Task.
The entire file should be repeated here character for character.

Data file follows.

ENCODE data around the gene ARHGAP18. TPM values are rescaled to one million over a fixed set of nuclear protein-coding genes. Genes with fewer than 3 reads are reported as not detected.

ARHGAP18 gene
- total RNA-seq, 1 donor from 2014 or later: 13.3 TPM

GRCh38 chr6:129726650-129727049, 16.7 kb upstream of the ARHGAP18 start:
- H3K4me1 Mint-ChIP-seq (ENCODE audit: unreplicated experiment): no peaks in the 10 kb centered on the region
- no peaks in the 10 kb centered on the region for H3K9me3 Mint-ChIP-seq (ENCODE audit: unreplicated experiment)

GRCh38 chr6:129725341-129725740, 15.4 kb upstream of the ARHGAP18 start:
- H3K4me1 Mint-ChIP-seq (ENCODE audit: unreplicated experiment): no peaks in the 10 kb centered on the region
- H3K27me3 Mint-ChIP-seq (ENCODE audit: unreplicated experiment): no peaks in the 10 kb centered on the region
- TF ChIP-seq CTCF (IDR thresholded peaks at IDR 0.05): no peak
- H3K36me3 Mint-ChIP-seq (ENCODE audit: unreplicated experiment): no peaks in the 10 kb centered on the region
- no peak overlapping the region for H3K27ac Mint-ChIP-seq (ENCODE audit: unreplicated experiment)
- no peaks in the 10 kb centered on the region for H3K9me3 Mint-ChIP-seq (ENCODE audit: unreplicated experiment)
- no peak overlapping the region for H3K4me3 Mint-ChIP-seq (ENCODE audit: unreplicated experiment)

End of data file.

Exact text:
ENCODE data around the gene ARHGAP18. TPM values are rescaled to one million over a fixed set of nuclear protein-coding genes. Genes with fewer than 3 reads are reported as not detected.

ARHGAP18 gene
- total RNA-seq, 1 donor from 2014 or later: 13.3 TPM

GRCh38 chr6:129726650-129727049, 16.7 kb upstream of the ARHGAP18 start:
- H3K4me1 Mint-ChIP-seq (ENCODE audit: unreplicated experiment): no peaks in the 10 kb centered on the region
- no peaks in the 10 kb centered on the region for H3K9me3 Mint-ChIP-seq (ENCODE audit: unreplicated experiment)

GRCh38 chr6:129725341-129725740, 15.4 kb upstream of the ARHGAP18 start:
- H3K4me1 Mint-ChIP-seq (ENCODE audit: unreplicated experiment): no peaks in the 10 kb centered on the region
- H3K27me3 Mint-ChIP-seq (ENCODE audit: unreplicated experiment): no peaks in the 10 kb centered on the region
- TF ChIP-seq CTCF (IDR thresholded peaks at IDR 0.05): no peak
- H3K36me3 Mint-ChIP-seq (ENCODE audit: unreplicated experiment): no peaks in the 10 kb centered on the region
- no peak overlapping the region for H3K27ac Mint-ChIP-seq (ENCODE audit: unreplicated experiment)
- no peaks in the 10 kb centered on the region for H3K9me3 Mint-ChIP-seq (ENCODE audit: unreplicated experiment)
- no peak overlapping the region for H3K4me3 Mint-ChIP-seq (ENCODE audit: unreplicated experiment)